Northern Ireland

Work to start on removal of security fences on Derry's walls

A section of security fencing is to be removed near Butcher's Gate and Royal Bastion on Derry's walls. Picture by Colm Lenaghan/ Pacemaker.
A section of security fencing is to be removed near Butcher's Gate and Royal Bastion on Derry's walls. Picture by Colm Lenaghan/ Pacemaker. A section of security fencing is to be removed near Butcher's Gate and Royal Bastion on Derry's walls. Picture by Colm Lenaghan/ Pacemaker.

WORK is expected to start in the coming days on the removal of security fencing on Derry’s walls between the Bogside and inner city.

The fencing was put in place almost 50 years ago to prevent missiles being thrown between loyalists and nationalists.

The area around Derry’s Apprentice Boys’ Memorial Hall was often a particular flashpoint at times of high tension.

While the walls remained closed to the public for security reasons for many years during the Troubles, most of the security measures have already been removed.

The section of fencing between Butcher Gate and Royal Bastion, which is the location of the Walker's Monument plinth, is now expected to be removed. The plinth is all that remains in place of the monument which was blown up in a Provisional IRA bomb in 1973.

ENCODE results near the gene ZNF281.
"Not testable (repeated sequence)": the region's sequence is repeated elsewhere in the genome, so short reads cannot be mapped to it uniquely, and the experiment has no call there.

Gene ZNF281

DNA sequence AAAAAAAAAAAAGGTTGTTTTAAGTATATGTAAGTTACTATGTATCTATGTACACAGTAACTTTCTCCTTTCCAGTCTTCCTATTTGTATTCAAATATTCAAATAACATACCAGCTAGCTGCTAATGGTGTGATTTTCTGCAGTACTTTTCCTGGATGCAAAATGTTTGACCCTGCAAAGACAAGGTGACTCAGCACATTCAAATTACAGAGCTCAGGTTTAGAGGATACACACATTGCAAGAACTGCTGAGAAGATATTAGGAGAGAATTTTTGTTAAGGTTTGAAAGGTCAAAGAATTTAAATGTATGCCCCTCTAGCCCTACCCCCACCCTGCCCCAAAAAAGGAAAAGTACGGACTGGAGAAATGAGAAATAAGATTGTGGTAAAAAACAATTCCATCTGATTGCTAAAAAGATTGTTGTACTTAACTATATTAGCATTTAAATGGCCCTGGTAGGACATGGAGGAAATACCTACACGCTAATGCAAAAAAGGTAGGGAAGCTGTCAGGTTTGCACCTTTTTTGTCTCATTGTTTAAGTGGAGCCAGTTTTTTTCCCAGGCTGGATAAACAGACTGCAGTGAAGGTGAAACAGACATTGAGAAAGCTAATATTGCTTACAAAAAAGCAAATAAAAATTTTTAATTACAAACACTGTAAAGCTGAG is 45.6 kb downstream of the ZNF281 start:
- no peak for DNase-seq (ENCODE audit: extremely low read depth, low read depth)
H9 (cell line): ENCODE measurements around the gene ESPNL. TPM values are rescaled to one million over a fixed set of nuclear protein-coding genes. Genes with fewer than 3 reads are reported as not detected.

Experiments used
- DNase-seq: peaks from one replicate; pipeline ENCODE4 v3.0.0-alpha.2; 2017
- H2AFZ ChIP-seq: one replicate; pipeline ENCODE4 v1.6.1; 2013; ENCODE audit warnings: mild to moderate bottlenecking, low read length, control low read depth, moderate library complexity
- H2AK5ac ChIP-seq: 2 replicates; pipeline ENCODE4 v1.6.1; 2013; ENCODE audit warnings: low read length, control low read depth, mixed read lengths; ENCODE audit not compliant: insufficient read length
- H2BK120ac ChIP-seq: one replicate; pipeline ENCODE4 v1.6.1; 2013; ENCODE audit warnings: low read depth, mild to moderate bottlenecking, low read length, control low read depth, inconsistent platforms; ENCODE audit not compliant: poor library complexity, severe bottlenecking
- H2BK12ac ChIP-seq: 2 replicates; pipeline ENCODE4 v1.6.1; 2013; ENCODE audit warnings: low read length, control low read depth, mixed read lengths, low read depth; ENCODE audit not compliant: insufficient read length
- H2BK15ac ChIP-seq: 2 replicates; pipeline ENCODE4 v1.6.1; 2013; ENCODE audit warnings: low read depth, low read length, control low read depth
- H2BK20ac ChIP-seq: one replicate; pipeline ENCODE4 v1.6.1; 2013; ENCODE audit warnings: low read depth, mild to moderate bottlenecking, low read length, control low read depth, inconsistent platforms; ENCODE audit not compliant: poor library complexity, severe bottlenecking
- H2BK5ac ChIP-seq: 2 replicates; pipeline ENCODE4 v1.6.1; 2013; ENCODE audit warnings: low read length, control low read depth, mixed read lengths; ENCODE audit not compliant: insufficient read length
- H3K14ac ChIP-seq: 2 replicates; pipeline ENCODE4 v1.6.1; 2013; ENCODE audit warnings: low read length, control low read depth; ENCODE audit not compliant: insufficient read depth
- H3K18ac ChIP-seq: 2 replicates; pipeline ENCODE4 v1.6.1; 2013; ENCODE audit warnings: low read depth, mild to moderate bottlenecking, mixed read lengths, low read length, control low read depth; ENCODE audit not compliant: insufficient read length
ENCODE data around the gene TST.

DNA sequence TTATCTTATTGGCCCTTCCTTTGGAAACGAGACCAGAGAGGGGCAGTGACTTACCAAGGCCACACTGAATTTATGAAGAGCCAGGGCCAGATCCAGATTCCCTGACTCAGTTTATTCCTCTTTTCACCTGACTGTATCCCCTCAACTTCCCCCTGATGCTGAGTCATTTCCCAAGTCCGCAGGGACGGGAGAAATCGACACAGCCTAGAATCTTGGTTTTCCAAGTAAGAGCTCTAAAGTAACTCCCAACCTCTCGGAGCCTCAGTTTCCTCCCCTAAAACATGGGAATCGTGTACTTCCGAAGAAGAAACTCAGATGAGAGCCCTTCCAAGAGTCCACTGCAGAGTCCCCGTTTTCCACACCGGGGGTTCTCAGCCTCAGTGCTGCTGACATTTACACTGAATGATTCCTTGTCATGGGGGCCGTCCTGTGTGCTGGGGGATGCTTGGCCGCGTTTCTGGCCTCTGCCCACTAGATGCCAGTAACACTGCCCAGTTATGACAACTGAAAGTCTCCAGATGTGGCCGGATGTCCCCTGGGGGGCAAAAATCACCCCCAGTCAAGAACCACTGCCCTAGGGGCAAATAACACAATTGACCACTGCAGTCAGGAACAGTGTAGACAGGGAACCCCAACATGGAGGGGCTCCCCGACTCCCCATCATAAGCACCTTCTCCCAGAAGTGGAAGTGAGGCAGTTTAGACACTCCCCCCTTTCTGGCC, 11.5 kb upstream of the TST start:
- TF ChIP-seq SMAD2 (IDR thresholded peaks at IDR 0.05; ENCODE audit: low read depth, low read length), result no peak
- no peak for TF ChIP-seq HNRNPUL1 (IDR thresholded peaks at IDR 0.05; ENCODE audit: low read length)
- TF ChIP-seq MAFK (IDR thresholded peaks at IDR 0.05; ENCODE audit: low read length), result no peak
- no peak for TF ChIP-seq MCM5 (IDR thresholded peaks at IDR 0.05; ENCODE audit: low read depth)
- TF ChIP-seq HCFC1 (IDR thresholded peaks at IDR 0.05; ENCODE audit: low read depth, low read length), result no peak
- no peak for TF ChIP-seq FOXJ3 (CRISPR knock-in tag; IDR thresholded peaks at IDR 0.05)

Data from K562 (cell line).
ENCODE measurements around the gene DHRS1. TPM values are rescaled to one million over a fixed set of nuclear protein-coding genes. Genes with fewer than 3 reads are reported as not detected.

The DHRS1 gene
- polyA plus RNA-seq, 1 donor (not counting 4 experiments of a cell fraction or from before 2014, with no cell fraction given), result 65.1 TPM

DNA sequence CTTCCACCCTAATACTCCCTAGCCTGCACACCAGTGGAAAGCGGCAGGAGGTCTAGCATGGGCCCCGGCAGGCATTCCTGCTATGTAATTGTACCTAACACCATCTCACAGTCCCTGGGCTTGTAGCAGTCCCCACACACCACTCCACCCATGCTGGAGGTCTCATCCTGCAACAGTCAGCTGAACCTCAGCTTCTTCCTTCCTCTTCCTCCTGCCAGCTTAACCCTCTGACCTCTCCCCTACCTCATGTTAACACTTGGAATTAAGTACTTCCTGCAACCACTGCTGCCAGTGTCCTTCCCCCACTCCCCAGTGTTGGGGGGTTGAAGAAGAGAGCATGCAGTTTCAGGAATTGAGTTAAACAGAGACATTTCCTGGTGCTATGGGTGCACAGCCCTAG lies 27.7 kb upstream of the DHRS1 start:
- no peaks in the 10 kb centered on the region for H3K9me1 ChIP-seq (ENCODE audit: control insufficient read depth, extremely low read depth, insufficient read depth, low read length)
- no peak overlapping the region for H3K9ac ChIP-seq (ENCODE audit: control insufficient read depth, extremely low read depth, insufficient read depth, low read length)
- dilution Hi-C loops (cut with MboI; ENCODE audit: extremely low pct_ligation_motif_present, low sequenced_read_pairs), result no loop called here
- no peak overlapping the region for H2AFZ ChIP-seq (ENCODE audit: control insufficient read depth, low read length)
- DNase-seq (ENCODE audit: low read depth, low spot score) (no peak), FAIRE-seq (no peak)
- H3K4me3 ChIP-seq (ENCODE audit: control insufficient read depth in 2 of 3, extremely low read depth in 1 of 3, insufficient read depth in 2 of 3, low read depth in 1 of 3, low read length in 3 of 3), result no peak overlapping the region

Confirming the removal of the security fencing, the Department of Justice said the move was agreed following “extensive” engagement with local stakeholders.

A spokesman said: “Our contractors are aiming to complete these works in the coming days.”

The scaling down of security was welcomed in the city yesterday. Tour guide, Charlene McCrossan said some of the security fences had been in place for longer than the Berlin wall. Ms McCrossan said the walls were unique and to have the fences removed was “fantastic”.

Sinn Féin MLA Pádraig Delargy said the development reflected the “positive relationships” which have existed in Derry over many years.

“It will also improve the appearance of the historic walls for the thousands of people who visit Derry every year from across the world,” Mr Delargy said.